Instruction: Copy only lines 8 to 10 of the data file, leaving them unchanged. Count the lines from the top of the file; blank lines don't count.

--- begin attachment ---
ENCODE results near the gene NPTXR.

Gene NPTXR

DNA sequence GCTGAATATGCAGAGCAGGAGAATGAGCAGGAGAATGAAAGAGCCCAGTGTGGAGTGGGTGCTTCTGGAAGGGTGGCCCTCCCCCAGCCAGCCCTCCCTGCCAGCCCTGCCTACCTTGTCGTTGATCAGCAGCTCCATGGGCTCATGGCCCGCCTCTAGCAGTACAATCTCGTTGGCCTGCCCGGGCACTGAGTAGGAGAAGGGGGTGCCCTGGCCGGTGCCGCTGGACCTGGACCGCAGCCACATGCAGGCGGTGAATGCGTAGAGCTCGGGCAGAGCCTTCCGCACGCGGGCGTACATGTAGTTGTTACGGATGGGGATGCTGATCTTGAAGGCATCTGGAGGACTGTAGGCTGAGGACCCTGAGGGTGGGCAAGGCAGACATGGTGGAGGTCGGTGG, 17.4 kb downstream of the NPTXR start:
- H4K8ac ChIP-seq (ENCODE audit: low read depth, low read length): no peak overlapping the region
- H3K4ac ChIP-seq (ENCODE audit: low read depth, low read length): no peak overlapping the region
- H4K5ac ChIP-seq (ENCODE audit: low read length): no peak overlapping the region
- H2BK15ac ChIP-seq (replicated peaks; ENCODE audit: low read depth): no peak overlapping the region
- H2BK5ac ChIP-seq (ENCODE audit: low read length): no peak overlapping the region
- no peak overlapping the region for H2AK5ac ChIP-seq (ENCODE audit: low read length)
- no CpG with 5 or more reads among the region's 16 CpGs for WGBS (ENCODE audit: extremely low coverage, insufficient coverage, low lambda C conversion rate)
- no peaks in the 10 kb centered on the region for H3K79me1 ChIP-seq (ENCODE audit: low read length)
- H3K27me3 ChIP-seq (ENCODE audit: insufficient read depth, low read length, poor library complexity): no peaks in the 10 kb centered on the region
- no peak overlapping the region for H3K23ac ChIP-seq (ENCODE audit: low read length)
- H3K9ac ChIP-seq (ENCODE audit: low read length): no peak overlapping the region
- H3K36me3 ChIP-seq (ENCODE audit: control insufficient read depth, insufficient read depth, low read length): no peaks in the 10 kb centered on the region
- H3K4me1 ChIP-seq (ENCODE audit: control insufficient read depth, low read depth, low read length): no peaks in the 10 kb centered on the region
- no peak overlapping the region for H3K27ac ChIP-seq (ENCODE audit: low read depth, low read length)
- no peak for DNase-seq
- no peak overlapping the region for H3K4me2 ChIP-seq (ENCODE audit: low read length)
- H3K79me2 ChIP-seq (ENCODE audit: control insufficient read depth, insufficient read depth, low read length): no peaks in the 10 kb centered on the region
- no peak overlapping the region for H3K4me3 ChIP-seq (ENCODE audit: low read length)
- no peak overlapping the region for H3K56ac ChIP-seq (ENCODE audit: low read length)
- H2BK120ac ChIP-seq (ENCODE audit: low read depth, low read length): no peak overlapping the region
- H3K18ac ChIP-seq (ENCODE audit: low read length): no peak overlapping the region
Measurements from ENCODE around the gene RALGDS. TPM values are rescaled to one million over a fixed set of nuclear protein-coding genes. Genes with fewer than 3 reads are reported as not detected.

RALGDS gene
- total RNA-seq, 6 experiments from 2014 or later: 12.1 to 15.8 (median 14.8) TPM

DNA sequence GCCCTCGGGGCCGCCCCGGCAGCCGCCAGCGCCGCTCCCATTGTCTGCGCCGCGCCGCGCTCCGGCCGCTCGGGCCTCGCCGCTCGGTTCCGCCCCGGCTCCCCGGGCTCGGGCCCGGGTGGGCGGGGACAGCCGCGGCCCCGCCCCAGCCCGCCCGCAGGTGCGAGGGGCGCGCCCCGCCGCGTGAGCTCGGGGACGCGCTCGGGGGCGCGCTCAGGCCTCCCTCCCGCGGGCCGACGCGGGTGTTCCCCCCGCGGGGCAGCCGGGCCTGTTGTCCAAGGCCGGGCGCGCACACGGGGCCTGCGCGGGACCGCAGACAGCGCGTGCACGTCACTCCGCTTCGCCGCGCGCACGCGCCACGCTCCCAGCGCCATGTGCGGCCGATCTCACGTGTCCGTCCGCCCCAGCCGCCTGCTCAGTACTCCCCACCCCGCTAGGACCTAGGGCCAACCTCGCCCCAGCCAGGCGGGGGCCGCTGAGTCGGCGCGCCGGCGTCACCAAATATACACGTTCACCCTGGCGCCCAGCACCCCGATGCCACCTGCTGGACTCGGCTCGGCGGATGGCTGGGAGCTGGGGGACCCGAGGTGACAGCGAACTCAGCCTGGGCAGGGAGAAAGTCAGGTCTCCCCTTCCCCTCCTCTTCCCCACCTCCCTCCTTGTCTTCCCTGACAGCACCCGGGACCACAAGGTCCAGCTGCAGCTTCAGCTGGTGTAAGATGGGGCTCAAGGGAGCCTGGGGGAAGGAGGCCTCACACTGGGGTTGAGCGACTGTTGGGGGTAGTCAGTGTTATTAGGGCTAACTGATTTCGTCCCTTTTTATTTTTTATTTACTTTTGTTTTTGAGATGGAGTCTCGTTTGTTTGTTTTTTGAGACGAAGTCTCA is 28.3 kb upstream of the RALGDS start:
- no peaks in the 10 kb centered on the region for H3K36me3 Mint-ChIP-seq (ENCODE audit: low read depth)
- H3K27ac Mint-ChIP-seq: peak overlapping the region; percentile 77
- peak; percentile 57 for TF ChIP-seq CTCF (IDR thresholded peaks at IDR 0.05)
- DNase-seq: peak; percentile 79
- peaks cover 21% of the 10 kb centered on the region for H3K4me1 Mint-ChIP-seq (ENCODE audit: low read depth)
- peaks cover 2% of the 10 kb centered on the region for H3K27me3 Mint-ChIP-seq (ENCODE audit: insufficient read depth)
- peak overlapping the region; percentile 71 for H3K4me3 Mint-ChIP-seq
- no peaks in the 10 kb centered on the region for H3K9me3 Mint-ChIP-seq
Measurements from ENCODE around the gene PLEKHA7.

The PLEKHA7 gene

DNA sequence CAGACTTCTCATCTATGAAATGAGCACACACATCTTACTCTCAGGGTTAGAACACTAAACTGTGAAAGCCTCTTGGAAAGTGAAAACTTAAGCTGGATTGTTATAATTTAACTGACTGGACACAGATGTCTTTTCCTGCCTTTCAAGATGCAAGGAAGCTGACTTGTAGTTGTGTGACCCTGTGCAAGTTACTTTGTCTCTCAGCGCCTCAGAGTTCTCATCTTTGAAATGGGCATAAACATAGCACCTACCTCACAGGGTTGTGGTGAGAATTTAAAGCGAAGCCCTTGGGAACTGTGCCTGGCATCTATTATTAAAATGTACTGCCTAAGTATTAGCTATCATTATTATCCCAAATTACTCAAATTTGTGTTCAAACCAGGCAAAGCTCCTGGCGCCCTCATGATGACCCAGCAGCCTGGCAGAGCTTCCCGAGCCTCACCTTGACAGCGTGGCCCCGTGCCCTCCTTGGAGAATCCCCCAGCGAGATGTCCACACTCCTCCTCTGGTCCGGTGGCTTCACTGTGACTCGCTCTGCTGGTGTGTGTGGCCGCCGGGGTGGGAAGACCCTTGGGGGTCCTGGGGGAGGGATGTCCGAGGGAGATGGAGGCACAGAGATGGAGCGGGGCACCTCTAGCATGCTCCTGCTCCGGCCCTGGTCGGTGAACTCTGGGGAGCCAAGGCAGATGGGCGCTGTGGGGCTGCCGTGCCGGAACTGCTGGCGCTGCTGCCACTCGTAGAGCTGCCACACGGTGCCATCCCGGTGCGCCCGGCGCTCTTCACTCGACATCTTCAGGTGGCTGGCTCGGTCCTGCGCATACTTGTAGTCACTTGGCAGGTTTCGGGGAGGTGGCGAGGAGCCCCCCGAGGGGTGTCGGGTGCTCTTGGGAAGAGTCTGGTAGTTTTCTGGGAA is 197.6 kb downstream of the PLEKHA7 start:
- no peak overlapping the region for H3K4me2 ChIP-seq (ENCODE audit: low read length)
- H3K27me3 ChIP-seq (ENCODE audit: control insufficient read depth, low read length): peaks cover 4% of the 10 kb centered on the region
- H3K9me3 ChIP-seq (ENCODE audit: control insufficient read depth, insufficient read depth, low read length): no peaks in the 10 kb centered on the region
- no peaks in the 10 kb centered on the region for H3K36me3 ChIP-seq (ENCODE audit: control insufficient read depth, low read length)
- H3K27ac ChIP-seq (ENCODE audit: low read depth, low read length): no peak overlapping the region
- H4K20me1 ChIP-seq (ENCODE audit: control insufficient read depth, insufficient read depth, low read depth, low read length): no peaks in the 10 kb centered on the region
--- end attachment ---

- H2BK5ac ChIP-seq (ENCODE audit: low read length): no peak overlapping the region
- no peak overlapping the region for H2AK5ac ChIP-seq (ENCODE audit: low read length)
- no CpG with 5 or more reads among the region's 16 CpGs for WGBS (ENCODE audit: extremely low coverage, insufficient coverage, low lambda C conversion rate)